After five years at my firm, where I took a job out of design school, I’m starting a new job next week. I’ve learned so much at my current job, but I’ve heard that every firm does things differently. I’m excited about this opportunity, but also nervous. How do I put my best foot forward at this firm?
Dear Changing Lanes,
For the purposes of this column, let us take one thing off the table—starting your own firm. In today’s entrepreneur-driven world, we often overlook those who do not wish to have the burden (and reward) of ownership, but instead just want to focus on their work and getting better at their art amid a team of talented professionals. I presume this is you, so let’s focus on three critical elements necessary to be a great employee: listening with a voice; appreciating the story being told; and investing in the integrity of the firm.
You already have skills and experience, thanks to your years with your current firm. Your new employer is investing in these skills and relying on your ability to implement them on their team. That said, having transferable skills is never enough. You do not know how your new firm will ask you to use them, and you will want to grow your skill set regardless. So you have to learn the ethos of your new firm and what matters to them: Are they about getting it done at all costs, or doing it right the first time? Do you have to communicate your every move, or will there be autonomy from the get-go? That said, you are, by definition, fresh eyes, so know that your unique perspective and approach to problem solving matters. Once you understand the rules of their game, you can bend them with your voice.
As you are no longer simply seeking an opportunity to learn, you have a responsibility to see the entire picture. It is not enough to just do the task assigned. You have to know why it is happening at a given moment and anticipate the effects of a different way of executing the same task. You are no longer the student receiving an assignment—you are there to add value, and that means you have to stretch. The best firms have idiosyncratic (iconic) processes that they rely on religiously. This is their Kool-Aid, and you have to drink it. You also need to know that you can help them change flavors if it would be a better version of what they seek to be for their employees and clients. “Why don’t we do it this way?” only matters if you can say, “I completely understand why we do it this way now, but …”
Of course, you cannot have integrity for someone else. Character comes from within. Yet you are now being paid to hold the center, to appreciate what matters to the company and act accordingly. Just because you do not aspire to own your own firm does not mean that you should act as if the firm is not yours. Merely doing your job is a great way to be marginalized when you are asked to own your role as larger than yourself and your day-to-day tasks.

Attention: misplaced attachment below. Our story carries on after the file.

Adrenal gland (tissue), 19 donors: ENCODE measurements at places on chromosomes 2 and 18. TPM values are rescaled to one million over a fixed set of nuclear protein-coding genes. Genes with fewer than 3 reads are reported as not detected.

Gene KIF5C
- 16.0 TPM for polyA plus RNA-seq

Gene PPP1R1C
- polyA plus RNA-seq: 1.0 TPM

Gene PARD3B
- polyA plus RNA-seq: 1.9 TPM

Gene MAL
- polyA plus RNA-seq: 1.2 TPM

All of which leads to my final thought. When you started at your current firm, you were likely given responsibility or authority for a task, but not both. At your new firm, you must know that you will be here again. They do not know you and will not release you to act on your own without first confirming you are able to do so as they themselves would (i.e., with full understanding of the firm’s metrics of success). Your mission is to prove yourself worthy of having both responsibility and authority. This will be the ultimate value for you, as you will then own the power to create a world that will serve all involved—you, your firm and most of all, the client. As you move forward into this new chapter, know it is up to you to leverage yourself, to create your own microcosm that will make you invaluable. Listen first, then own your voice. Good luck.
Sean Low is the go-to business coach for interior designers. His clients have included Nate Berkus, Sawyer Berson, Vicente Wolf, Barry Dixon, Kevin Isbell and McGrath II. Low earned his law degree from the University of Pennsylvania, and as founder-president of The Business of Being Creative, he has long consulted for design businesses. In his Business Advice column for BOH, he answers designers’ most pressing questions. Have a dilemma? Send us an email—and don’t worry, we'll keep your details anonymous.
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